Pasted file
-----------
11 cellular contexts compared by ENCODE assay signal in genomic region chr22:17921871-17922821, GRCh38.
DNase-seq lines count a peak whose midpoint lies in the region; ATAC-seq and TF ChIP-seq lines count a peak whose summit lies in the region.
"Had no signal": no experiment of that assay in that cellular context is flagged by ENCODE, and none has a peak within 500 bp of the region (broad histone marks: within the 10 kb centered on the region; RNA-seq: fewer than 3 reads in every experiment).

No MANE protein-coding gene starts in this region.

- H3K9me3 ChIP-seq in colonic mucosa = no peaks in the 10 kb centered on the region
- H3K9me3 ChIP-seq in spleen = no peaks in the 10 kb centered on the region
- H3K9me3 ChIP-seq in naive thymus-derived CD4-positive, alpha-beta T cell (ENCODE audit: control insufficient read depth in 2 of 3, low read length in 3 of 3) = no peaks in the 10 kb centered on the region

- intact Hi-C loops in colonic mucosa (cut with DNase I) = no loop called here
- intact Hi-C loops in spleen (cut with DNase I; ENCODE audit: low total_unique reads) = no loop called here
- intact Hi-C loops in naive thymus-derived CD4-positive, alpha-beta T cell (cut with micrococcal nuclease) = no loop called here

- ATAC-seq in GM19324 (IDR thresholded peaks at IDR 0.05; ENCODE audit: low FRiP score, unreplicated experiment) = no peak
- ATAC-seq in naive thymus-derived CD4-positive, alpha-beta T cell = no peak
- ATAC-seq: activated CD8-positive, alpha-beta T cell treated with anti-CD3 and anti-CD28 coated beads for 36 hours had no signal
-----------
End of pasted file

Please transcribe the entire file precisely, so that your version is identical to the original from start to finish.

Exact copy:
11 cellular contexts compared by ENCODE assay signal in genomic region chr22:17921871-17922821, GRCh38.
DNase-seq lines count a peak whose midpoint lies in the region; ATAC-seq and TF ChIP-seq lines count a peak whose summit lies in the region.
"Had no signal": no experiment of that assay in that cellular context is flagged by ENCODE, and none has a peak within 500 bp of the region (broad histone marks: within the 10 kb centered on the region; RNA-seq: fewer than 3 reads in every experiment).

No MANE protein-coding gene starts in this region.

- H3K9me3 ChIP-seq in colonic mucosa = no peaks in the 10 kb centered on the region
- H3K9me3 ChIP-seq in spleen = no peaks in the 10 kb centered on the region
- H3K9me3 ChIP-seq in naive thymus-derived CD4-positive, alpha-beta T cell (ENCODE audit: control insufficient read depth in 2 of 3, low read length in 3 of 3) = no peaks in the 10 kb centered on the region

- intact Hi-C loops in colonic mucosa (cut with DNase I) = no loop called here
- intact Hi-C loops in spleen (cut with DNase I; ENCODE audit: low total_unique reads) = no loop called here
- intact Hi-C loops in naive thymus-derived CD4-positive, alpha-beta T cell (cut with micrococcal nuclease) = no loop called here

- ATAC-seq in GM19324 (IDR thresholded peaks at IDR 0.05; ENCODE audit: low FRiP score, unreplicated experiment) = no peak
- ATAC-seq in naive thymus-derived CD4-positive, alpha-beta T cell = no peak
- ATAC-seq: activated CD8-positive, alpha-beta T cell treated with anti-CD3 and anti-CD28 coated beads for 36 hours had no signal